Web still a secret to Victoria

The media blitz that Victoria’s Secret used to hype its first-ever live on-line fashion show paid off, creating high demand at its Web site.

But that success also posed a problem because the high traffic volume meant some viewers were unable to see supermodels such as Stephanie Seymour and Tyra Banks strut down the catwalk in the latest lingerie from the retailer.

Earlier this month, the heavily promoted New York fashion show featuring Victoria’s Secret’s spring lineup took place on-line via broadcast.com and attracted 1.5 million visitors, a broadcast.com spokeswoman said.

Broadcast.com received some e-mail complaints from disappointed viewers, she said. She added that most of the complaints came from America Online Inc. (AOL) users and that broadcast.com is looking into those problems, she said.

The Victoria’s Secret site was launched last December to take advantage of holiday shopping. But one analyst called the new marketing campaign “aggressive.”

Because the on-line fashion show featured supermodels and the company paid for an expensive ad placement during the Super Bowl game, Victoria’s Secret “had to expect a significant amount of traffic,” said Melissa Bain, an analyst at Yankee Group Inc. in Boston.

Bain said the company’s on-line efforts offered an “attractive combination.” But, she added, because of “technology limitations, it’s not the ideal experience” quite yet.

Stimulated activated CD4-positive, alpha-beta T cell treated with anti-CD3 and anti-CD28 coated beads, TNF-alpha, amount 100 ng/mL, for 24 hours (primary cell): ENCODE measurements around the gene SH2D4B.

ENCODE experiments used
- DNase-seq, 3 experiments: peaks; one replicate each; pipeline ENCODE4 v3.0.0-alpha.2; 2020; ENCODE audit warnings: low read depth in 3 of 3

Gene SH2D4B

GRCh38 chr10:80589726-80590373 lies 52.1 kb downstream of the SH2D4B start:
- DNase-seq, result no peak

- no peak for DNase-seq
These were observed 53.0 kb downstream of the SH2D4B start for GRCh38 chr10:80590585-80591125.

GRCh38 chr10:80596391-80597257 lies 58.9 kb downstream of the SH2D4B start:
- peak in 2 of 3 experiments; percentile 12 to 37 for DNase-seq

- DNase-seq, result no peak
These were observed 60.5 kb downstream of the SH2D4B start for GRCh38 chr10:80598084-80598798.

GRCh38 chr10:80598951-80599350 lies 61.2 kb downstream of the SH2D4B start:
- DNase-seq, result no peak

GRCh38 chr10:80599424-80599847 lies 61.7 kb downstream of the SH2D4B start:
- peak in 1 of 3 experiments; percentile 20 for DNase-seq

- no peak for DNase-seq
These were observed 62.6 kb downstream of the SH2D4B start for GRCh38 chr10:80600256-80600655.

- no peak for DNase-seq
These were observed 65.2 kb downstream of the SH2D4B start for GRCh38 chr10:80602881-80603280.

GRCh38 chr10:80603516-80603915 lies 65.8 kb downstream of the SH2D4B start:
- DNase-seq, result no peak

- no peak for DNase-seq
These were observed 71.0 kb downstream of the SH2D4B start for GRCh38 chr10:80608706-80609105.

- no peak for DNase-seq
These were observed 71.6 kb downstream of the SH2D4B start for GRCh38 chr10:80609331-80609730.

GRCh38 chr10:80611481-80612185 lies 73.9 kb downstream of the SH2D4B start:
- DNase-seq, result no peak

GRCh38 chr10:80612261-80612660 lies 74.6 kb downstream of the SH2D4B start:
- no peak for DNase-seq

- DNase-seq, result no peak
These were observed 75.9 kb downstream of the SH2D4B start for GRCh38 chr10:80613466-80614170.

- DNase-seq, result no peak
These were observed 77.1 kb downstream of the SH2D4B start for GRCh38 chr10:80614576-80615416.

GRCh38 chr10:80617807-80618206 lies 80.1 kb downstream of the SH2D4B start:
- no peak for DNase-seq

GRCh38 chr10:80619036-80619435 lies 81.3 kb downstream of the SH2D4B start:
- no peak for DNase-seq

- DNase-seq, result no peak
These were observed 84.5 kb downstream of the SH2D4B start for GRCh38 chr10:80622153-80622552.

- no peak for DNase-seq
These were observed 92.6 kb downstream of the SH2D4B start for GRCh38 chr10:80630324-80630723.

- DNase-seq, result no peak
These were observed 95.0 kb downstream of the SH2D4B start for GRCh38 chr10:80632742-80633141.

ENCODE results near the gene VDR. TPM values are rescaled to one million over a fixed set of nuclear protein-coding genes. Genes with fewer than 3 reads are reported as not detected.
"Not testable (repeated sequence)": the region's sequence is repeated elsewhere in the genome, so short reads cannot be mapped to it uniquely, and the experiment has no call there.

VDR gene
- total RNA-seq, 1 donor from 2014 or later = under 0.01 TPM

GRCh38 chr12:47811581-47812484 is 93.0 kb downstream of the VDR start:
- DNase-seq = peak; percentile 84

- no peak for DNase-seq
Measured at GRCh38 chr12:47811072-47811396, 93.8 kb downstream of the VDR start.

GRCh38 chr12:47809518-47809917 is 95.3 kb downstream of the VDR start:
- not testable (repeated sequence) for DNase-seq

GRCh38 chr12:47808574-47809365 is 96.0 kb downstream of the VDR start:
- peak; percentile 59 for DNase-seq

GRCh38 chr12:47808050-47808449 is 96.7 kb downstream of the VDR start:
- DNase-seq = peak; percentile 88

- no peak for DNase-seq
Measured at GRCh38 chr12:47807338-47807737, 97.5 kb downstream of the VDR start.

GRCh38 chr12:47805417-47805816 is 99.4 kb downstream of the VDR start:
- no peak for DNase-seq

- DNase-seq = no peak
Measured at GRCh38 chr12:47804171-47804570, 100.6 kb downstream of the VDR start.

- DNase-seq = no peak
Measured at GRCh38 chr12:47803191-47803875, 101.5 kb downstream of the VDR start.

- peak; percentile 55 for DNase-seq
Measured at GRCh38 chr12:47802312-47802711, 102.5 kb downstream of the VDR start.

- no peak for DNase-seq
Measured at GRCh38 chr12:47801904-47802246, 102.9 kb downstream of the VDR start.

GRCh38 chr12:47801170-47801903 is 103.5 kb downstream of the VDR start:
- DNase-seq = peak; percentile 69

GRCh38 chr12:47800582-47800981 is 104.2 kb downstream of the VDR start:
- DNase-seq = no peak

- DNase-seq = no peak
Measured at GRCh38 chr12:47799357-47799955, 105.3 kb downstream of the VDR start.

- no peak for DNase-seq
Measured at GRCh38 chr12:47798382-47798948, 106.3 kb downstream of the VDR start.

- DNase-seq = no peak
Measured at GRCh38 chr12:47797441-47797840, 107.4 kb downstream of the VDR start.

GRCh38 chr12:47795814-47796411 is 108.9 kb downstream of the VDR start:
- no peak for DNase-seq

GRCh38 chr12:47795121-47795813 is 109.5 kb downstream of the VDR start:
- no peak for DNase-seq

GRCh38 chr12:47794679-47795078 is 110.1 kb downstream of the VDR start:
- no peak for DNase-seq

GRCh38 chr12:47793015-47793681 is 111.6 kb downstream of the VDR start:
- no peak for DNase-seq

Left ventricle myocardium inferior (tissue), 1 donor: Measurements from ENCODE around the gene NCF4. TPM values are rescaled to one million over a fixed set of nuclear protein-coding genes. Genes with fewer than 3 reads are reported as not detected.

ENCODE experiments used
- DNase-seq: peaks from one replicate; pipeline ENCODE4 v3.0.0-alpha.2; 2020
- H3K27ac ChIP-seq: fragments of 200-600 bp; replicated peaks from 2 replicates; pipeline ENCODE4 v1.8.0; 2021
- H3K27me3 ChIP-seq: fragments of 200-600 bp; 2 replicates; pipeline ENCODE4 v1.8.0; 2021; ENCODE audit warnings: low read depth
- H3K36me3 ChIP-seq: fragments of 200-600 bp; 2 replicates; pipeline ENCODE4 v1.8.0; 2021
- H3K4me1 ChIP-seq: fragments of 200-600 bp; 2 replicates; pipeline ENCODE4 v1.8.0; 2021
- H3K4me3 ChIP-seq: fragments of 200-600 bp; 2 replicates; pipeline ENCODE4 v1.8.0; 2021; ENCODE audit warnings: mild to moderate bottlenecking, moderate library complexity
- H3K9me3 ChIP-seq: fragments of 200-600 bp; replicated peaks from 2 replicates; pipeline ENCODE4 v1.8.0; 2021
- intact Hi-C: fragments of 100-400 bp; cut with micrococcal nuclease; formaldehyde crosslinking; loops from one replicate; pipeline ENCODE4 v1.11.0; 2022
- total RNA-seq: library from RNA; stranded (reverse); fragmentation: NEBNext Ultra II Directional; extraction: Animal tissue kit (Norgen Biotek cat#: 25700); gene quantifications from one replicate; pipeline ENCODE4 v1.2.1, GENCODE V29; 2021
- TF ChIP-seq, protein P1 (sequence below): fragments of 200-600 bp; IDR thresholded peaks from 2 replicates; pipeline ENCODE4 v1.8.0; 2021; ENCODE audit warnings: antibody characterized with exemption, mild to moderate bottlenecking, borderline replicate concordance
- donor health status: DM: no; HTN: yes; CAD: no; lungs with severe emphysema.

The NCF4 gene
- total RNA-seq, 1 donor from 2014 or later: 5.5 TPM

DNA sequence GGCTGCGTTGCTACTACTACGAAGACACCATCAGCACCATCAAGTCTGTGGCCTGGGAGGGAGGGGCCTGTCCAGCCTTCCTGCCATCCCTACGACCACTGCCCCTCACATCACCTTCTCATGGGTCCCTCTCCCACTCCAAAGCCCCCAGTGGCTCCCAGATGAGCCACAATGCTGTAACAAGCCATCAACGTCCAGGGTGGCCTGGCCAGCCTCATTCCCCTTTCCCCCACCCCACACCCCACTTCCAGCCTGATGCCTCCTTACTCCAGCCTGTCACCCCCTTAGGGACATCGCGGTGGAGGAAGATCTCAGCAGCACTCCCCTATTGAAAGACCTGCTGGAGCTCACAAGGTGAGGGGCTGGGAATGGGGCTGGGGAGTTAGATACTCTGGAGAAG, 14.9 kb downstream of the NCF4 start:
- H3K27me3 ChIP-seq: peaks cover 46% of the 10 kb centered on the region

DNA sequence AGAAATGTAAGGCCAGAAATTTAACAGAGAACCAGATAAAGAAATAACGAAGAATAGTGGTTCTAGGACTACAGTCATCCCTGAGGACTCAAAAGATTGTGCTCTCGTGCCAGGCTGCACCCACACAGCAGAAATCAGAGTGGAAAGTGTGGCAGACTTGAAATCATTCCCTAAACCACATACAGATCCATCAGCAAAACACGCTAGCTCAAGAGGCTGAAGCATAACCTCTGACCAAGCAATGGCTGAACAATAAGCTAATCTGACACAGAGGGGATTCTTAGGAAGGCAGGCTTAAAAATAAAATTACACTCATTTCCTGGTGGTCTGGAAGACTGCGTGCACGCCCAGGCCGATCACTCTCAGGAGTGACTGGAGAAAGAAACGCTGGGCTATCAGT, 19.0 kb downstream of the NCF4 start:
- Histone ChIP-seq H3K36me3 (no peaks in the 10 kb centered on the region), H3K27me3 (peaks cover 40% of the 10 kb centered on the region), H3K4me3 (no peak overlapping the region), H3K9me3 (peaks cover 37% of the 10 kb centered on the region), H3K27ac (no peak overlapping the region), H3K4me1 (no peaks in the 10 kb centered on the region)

Slowdowns and bottlenecks greeted some visitors to the site, but the site “never went down,” claimed Brian Doyle, a spokesman for IBM Global Services, which provided Web hosting and electronic-commerce software for the site.

Doyle declined to say whether the site’s visitors aimed for the on-line store or the fashion show but called the numbers “astronomical.”

Some users complained about the quality of the fashion show’s video and sound, but the broadcast.com spokeswoman responded that “technology has to catch up with the ideas.”

Officials at Victoria’s Secret, which is owned by Intimate Brands Inc., didn’t return phone calls by deadline.

The lingerie company promoted the Internet fashion show with ads in newspapers, including The Wall Street Journal, and made its biggest splash with a 30-second TV spot during the Super Bowl game.

The ad campaign led to a tremendous amount of “heavy volume to the electronic-commerce site, which wasn’t configured for that sort of volume,” Doyle said. After the game, sessions including tens of thousands of visitors led officials to tweak the site to handle additional traffic, he added.

To handle the volume, IBM changed the Victoria’s Secret site from a shared network infrastructure to a dedicated one, said Brian Ditzler, a spokesman for IBM Global Services. Shared hubs were changed to dedicated switches, and local directors and firewalls were upgraded to handle more capacity, Ditzler said.

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